With all of the materials, colors, and styles out there, choosing the right suit for your wedding can be an overwhelming task. Decisions about theme, location, and dress code only add to the complexity of finding the perfect attire for your special day.
It’s easy to feel lost and frustrated when trying to coordinate all these elements to create the ultimate look for your wedding. One small yet significant detail that can make a big impact on your suit’s overall appearance is the lapel. Without understanding the different styles and uses of lapels, you might end up with an ensemble that looks mismatched or out of place.
Fret not, because we’re here to help you navigate the world of lapels with ease.
In this article, we’ll guide you through the basics of lapels: what they are, how they’re used, and which style is best suited for the look you’re trying to create. By the end, you’ll not only be a lapel expert, but also have a clearer idea of how to style them in creative ways that will elevate your wedding suit to new heights. Stay tuned and say goodbye to your wedding wardrobe woes!
Lapels are the flaps of folded cloth on the front of a suit jacket, coat, or blazer. They are usually connected to, or part of the collar. Like trench coats, chinos, and bomber jackets, the suit lapel owes its existence to the military. Lapels were originally to protect soldiers’ necks and chests from heavy winds and cold.
These days, lapels are mostly decorative. There are three main types of suit lapels. Among them are the notch lapel (also referred to as notched lapels), the peak lapel (sometimes called peaked lapels), and the shawl lapel. We’ll provide more details about each of these in a later section.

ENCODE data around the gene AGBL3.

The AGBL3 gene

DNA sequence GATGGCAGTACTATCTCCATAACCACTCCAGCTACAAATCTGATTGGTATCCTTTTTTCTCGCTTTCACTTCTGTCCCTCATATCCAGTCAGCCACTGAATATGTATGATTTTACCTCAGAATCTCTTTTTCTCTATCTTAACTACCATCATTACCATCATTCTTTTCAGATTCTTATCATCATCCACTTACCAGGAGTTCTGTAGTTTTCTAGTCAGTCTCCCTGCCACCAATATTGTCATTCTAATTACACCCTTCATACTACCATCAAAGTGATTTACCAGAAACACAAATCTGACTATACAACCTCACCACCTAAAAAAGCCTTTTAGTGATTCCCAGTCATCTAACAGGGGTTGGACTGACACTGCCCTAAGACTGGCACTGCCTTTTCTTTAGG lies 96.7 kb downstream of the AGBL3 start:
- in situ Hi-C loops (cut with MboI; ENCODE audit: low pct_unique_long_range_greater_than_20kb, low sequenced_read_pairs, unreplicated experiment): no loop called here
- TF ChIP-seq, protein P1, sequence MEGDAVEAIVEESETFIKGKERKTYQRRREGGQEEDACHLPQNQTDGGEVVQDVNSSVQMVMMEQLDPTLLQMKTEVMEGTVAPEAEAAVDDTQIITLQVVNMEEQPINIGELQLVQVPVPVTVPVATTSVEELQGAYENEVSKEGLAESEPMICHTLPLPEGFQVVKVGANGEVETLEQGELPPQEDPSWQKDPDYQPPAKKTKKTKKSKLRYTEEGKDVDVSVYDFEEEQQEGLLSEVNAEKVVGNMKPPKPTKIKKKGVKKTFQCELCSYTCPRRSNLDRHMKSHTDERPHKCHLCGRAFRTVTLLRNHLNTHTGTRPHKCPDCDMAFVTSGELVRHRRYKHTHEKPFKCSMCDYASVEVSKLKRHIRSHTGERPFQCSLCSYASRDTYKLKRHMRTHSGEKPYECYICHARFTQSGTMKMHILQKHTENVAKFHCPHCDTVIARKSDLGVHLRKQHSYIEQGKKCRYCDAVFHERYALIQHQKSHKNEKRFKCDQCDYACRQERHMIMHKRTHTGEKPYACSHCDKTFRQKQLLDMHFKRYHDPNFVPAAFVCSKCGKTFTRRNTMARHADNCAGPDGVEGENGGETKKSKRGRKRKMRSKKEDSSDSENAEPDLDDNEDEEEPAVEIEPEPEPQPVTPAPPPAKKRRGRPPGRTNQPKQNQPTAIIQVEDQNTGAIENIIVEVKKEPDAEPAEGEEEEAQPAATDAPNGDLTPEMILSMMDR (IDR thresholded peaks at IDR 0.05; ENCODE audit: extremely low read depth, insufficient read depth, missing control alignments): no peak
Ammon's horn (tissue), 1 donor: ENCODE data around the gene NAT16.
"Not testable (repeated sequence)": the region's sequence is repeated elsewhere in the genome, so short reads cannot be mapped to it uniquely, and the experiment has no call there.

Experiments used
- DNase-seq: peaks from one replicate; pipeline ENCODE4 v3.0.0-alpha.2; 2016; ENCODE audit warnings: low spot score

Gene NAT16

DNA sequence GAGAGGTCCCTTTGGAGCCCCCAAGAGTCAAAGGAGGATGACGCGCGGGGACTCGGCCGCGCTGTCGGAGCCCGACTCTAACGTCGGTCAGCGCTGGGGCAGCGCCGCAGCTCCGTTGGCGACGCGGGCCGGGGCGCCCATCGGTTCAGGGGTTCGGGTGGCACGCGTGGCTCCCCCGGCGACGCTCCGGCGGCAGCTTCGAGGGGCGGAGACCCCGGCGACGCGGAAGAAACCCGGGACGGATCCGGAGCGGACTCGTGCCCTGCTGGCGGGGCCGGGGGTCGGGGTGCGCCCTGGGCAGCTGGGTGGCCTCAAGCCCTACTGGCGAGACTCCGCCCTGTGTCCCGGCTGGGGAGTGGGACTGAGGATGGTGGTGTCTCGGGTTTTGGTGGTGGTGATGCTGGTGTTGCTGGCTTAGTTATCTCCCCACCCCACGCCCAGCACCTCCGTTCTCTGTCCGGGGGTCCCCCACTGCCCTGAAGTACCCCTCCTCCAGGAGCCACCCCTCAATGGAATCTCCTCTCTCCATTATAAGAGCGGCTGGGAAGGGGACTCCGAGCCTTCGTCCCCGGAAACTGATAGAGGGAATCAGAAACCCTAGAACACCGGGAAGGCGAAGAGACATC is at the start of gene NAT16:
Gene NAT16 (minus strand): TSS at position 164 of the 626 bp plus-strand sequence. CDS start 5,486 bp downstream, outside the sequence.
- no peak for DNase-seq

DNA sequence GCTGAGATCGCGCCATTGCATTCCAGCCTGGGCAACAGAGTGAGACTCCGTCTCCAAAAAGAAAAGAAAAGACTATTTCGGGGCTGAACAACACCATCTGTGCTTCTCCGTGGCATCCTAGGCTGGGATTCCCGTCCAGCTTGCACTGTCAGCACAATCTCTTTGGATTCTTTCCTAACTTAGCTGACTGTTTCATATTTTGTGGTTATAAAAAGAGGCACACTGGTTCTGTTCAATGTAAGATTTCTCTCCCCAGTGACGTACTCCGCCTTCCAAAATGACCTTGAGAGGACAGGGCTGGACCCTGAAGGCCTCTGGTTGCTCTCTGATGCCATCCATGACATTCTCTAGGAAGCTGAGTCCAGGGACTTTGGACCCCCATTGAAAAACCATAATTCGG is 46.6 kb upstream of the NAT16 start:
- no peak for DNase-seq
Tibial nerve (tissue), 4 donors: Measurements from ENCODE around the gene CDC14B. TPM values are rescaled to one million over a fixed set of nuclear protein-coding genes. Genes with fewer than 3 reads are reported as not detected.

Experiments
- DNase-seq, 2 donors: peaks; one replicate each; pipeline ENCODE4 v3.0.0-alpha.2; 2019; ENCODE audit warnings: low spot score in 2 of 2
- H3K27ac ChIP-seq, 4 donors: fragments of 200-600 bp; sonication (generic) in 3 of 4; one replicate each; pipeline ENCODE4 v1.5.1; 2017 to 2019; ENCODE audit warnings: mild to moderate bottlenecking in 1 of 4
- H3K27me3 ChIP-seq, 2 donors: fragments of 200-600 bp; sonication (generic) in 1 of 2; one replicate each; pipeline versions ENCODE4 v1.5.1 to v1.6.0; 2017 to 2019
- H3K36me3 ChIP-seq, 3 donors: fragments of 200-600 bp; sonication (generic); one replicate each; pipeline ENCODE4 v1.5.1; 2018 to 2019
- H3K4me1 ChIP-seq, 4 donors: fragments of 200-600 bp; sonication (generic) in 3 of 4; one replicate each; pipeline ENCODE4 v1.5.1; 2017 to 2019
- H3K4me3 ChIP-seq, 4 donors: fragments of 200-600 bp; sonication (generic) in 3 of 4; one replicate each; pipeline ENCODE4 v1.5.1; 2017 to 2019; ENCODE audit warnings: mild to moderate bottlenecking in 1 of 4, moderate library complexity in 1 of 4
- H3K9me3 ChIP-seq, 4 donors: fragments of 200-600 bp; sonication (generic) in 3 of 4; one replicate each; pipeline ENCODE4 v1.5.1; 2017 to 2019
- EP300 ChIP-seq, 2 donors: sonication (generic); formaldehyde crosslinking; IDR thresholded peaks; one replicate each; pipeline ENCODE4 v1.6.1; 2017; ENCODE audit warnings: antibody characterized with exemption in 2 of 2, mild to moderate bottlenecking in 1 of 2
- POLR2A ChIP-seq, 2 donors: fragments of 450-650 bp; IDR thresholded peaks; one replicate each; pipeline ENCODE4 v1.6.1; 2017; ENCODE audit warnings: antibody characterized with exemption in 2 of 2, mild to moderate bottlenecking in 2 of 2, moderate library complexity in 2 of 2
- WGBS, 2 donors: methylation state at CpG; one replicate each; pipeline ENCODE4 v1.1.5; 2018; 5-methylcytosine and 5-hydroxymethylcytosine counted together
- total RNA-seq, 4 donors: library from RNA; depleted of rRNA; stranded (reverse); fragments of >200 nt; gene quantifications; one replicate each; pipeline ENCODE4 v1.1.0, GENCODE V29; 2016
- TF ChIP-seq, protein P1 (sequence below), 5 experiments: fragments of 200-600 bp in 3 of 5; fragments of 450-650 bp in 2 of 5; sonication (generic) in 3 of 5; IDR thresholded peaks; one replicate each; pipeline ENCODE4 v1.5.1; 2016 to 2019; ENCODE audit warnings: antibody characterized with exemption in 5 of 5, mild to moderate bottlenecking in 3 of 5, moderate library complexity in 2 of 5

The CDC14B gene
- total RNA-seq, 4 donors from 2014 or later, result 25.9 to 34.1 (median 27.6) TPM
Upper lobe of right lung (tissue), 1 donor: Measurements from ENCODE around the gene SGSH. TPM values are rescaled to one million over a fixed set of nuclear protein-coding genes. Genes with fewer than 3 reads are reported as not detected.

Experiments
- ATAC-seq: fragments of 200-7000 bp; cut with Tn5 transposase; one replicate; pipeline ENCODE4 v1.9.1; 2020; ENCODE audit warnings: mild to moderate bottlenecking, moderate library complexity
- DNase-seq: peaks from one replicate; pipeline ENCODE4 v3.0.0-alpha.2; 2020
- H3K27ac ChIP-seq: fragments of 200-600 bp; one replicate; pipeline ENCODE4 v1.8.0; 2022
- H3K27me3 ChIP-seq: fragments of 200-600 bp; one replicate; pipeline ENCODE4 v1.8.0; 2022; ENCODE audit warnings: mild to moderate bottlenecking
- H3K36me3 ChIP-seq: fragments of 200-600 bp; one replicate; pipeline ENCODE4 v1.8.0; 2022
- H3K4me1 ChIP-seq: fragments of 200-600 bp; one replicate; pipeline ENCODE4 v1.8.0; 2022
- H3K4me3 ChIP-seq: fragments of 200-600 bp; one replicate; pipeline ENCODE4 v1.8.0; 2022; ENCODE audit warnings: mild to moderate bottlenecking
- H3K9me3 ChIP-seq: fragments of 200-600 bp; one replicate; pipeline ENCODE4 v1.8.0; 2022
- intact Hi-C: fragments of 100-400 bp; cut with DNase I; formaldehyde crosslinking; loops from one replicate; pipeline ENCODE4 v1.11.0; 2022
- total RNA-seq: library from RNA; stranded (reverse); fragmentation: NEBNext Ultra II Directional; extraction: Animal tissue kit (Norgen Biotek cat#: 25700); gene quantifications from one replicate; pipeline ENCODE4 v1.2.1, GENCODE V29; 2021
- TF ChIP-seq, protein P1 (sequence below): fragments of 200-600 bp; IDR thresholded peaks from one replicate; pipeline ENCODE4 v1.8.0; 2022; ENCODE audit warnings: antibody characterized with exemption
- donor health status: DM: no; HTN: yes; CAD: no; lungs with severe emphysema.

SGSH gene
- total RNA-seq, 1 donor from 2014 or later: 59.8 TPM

In the late-18th and early 19th centuries, soldiers’ coats featured large lapels with button holes. By flattening the jacket lapels on top of each other and securing the fabric with a button, the men could shield themselves from bad weather. These oversized lapels soon showed up in 19th-century Regency fashion. At that time, they were usually folded backward and left open.
Over time, lapels lost their functional purpose. As a result, they became smaller and smaller, with the exception of the wide peak lapels popular in the 1970s. Like lapels, modern-day button holes (also called boutonnieres) are mainly decorative. Although no longer an essential element of jackets, lapels on a jacket or suit say a lot about your personal style. In addition, they’re another way for same-sex couples to coordinate outfits.
There are three different main types of suit lapels. Let’s take a closer look to see what they look like and what kind of style statement each one makes.
The most common and popular lapel style. This understated style is recognizable by a 75- to 90-degree v-shaped opening where the bottom of the collar meets the top end of the lapel. Lapels measuring less than 90 degrees are sometimes referred to as fish-mouth lapels. Although a notched lapel is most often found as a jacket lapel on casual jackets, you can find a notched lapel on more formal coats as well. That said, you won’t find these jacket lapels on tuxedos or double-breasted suits.
Of all of the lapel styles, the peaked lapel is the most formal. Unlike notch lapels that have an opening, peaked lapels have no slit missing. Rather, they extend outward and upward past the collar. They’re common on double-breasted suits and tuxedo jackets. Choose this style for weddings, especially white-tie events, but make sure to avoid it for funerals or job interviews.
Also called a shawl collar, this formal style gives tuxedos an extra touch of sophistication. In this style, there’s no separation between the collar and the lapel.